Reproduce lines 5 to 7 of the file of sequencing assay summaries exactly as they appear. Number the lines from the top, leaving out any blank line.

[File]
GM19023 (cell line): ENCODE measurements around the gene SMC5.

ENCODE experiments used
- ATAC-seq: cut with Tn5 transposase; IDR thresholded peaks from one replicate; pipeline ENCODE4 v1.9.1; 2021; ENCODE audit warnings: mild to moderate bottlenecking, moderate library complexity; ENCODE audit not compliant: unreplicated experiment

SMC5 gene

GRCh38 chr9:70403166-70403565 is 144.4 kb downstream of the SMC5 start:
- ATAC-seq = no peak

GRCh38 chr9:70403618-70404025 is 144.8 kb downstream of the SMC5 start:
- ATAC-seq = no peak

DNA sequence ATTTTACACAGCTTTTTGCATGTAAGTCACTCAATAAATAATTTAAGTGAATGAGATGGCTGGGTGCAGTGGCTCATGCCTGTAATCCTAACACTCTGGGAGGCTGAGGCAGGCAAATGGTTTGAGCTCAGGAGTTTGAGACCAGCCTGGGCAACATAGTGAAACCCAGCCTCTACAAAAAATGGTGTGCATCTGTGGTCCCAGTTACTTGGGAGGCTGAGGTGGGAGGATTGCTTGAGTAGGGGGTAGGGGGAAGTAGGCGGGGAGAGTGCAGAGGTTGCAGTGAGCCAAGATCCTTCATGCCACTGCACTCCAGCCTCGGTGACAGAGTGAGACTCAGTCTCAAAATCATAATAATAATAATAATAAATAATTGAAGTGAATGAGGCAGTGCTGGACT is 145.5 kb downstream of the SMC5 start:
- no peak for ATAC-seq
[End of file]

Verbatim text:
GRCh38 chr9:70403166-70403565 is 144.4 kb downstream of the SMC5 start:
- ATAC-seq = no peak

GRCh38 chr9:70403618-70404025 is 144.8 kb downstream of the SMC5 start: